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HOW MUCH?! - the London 6d inland late fee
6d late fee St Martins Le Grand.jpg

AROUND 15 years ago I was chatting to a friend who collected unusual Line Engraved covers and he informed me that there was a 6d Late Fee from London.


We laughed at why a person would pay an extra 6d ie 6 x 1d rate to send a letter that night and it wasn’t even Registered.

He referred me to John Parmenter’s book London Late Fees and Too Late Mail 1840 to 1930 published in 2002.


Naturally, I forgot about it thinking that I was unlikely ever to see one.


Then, earlier this year, another friend of mine found one and wanted to know if I would like it, yes please was my reply.


As often happens and if by magic, but more likely a collection came on the market, I managed to find

another one. Both these covers were from the two places where this was used according to John Parmenter’s book.


Parmenter states that one of the two places that had a 6d late fee, for Inland Mail, was the Chief Office at St Martins Le Grand between 1840 and 1865 (along with the normal 1d to be put in between 6-7pm). The 6d rate was established for mail delivered from 7.00-7.30 pm. This could be paid in cash up to 1859 when they had to be paid in stamps.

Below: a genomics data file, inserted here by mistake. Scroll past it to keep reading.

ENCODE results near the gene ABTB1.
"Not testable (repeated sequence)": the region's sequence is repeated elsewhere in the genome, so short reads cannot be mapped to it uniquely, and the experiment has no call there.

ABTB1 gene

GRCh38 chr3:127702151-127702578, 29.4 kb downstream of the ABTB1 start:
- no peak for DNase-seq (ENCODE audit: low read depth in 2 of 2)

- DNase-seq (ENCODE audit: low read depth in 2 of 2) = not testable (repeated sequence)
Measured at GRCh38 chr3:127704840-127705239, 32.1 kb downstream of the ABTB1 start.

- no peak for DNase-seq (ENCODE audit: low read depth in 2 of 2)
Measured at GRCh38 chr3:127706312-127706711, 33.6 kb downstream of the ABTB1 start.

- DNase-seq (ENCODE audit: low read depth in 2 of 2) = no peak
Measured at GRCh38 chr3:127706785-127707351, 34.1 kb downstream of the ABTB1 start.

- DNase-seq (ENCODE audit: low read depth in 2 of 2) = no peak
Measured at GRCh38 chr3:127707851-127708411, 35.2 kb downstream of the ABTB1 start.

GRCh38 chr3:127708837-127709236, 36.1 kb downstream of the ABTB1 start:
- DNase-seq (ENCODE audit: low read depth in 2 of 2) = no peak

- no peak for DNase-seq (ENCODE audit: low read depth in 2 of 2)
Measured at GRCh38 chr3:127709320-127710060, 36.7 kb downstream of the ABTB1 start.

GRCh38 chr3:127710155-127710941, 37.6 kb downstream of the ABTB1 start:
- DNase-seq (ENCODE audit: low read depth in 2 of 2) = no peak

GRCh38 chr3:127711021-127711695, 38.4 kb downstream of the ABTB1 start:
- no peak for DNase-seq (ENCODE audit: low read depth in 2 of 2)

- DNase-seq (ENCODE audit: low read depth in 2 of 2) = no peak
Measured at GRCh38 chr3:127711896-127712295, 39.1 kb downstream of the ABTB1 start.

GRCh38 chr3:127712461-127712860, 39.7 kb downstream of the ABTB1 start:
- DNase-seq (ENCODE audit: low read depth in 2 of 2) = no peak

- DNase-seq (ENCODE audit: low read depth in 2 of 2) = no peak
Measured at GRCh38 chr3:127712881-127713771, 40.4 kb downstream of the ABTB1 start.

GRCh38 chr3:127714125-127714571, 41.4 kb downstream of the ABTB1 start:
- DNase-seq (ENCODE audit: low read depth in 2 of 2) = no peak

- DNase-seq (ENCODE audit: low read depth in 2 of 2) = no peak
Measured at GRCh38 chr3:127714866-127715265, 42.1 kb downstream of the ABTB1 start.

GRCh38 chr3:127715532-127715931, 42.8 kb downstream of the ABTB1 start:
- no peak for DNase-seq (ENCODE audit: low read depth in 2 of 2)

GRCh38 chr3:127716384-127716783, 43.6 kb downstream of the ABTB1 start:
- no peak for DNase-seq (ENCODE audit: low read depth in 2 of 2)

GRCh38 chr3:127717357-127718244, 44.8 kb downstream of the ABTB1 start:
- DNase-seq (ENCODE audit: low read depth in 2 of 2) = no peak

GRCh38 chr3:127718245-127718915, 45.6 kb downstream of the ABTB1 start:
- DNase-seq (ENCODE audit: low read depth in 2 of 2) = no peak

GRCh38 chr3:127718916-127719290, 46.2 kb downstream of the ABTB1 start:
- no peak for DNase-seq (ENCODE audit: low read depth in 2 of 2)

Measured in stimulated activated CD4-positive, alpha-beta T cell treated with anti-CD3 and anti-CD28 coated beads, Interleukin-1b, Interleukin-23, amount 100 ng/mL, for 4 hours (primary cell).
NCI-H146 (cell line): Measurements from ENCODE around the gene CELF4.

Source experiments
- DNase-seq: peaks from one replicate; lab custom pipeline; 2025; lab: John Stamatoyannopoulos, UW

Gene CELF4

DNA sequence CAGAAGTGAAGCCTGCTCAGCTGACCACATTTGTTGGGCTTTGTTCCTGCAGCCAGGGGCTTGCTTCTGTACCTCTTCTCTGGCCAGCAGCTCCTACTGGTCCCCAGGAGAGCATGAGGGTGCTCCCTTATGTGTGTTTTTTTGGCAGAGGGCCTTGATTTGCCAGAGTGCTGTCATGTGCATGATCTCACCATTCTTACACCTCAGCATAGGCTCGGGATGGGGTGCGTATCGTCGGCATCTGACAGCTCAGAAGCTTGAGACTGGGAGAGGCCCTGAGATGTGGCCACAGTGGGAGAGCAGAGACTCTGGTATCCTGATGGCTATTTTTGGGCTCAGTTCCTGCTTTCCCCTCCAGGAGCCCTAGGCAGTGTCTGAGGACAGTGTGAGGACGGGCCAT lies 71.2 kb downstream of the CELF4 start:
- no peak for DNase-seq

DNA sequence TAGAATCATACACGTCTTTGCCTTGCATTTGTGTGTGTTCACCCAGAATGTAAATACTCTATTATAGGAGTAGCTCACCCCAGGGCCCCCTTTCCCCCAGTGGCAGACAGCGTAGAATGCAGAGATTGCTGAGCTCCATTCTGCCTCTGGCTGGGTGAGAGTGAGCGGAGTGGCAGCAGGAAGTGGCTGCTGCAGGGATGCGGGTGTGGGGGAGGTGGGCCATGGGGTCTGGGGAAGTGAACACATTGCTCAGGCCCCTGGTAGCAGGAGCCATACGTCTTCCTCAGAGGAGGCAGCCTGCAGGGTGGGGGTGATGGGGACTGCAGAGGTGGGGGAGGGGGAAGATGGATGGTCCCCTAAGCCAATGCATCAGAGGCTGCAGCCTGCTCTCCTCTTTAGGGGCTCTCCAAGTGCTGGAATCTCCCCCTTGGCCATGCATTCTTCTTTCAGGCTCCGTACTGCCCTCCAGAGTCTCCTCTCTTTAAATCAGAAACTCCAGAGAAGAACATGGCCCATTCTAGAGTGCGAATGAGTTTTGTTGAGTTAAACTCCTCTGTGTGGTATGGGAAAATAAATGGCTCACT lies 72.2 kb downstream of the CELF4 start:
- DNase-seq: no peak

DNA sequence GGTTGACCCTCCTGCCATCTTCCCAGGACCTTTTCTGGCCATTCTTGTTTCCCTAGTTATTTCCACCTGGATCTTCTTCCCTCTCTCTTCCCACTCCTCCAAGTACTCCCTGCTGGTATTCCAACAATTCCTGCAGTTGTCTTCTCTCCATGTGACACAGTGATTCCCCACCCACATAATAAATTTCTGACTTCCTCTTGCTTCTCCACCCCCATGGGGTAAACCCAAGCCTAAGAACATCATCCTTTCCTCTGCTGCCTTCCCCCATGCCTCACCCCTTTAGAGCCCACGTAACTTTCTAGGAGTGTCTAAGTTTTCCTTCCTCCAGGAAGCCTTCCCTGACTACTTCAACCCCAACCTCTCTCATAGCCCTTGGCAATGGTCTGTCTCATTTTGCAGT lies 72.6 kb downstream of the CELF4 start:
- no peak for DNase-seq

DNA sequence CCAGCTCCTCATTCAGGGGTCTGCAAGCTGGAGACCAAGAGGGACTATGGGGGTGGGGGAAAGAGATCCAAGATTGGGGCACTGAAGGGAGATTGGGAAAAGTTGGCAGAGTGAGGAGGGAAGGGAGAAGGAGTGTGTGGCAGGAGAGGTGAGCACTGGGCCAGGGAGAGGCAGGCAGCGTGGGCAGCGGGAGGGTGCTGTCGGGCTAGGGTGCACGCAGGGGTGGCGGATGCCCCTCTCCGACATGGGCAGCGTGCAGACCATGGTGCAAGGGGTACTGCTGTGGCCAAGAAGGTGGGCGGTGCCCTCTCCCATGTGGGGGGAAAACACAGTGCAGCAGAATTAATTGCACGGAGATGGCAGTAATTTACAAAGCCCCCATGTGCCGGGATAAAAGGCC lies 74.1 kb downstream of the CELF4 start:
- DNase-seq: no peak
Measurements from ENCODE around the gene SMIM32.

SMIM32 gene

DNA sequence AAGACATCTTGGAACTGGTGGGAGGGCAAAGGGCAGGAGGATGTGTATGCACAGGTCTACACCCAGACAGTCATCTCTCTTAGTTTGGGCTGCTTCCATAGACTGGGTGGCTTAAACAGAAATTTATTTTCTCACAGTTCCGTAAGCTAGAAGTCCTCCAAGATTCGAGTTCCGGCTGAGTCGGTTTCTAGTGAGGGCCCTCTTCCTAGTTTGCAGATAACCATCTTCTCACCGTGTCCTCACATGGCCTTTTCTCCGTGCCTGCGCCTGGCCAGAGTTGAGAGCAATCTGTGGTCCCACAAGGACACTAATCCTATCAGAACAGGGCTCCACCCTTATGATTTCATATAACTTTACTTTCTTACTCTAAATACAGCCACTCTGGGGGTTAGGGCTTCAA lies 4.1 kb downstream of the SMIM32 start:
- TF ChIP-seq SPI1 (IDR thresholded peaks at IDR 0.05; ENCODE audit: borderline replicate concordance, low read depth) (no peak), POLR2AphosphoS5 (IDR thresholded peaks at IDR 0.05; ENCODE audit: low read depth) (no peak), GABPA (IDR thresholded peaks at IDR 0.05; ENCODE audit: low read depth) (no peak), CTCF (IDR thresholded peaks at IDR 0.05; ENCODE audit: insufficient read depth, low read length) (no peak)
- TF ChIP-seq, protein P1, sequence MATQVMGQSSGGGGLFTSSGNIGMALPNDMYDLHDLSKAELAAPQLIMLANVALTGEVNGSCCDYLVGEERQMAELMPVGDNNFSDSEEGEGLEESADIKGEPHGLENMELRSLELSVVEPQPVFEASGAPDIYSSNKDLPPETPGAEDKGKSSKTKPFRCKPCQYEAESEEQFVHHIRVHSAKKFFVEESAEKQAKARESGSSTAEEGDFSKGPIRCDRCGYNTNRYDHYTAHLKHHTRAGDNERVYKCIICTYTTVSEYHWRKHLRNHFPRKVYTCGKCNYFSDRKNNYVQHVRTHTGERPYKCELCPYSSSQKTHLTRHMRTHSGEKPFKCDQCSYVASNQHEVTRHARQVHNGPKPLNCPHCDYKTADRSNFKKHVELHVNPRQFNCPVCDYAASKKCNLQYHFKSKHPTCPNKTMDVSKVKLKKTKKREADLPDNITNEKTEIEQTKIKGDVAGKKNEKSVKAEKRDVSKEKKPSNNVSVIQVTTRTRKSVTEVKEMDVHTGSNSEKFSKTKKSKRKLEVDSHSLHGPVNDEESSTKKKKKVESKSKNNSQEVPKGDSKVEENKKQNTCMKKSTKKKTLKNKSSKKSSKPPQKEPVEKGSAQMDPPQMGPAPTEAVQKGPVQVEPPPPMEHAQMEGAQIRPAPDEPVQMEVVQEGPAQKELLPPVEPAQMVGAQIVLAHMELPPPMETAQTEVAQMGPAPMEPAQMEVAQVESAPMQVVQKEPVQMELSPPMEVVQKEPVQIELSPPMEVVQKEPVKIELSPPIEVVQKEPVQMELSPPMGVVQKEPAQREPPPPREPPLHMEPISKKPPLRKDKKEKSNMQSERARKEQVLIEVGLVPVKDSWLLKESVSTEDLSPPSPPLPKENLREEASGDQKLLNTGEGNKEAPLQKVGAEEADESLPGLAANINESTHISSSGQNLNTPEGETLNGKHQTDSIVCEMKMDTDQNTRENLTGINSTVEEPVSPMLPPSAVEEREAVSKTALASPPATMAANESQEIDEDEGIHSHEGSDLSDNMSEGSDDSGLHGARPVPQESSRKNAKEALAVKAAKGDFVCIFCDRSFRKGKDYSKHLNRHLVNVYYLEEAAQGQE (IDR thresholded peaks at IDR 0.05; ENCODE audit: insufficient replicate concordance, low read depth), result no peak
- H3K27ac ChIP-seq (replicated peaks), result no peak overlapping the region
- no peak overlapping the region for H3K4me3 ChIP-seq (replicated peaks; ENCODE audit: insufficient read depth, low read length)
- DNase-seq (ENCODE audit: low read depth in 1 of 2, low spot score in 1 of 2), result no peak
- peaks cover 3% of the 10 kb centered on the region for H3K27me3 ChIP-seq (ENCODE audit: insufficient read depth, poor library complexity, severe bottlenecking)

The above image shows such an example with a 6d stamp added and dated 7th June 1860 cancelled by the 45 double London cancel and with a late fee date stamp on the reverse, going to Bromsgrove.

6d late fee Euston Sq Station.jpg

The other place where a 6d Late Fee came into use was at Euston Square Station. This happened to be a Railway Late Fee for London and North- Western Railways and in service between 1848 and 1864.

There were two times in the day this could be used, and it was a bag drop service between 8.30 and 9.50 in the morning and 7.30 and 8.00 

in the evening. 


Both needed to have the extra 6d paid in stamps along with the normal postage.

Pictured above is a single 1d red Imperf plate 81 used with 2 strips of 3 from plate 75 to make up the 6d Late Fee and is dated November 15th, 1848 thus being a very early use of this service. The stamps are cancelled by the 964 numeral of Euston Square Station along with a cancelled date stamp on the front. This was used on the night service as it arrived in the morning at Penrith on the November 16th.


I believe these covers are scarce and I bought them as known Late Fee covers however, I also believe that there is a chance to find them as it’s a little-known event. Therefore, over to you to find them and good luck.




London Late Fee and Too Late Mail 1840 to 1930 – John Parmenter 2002

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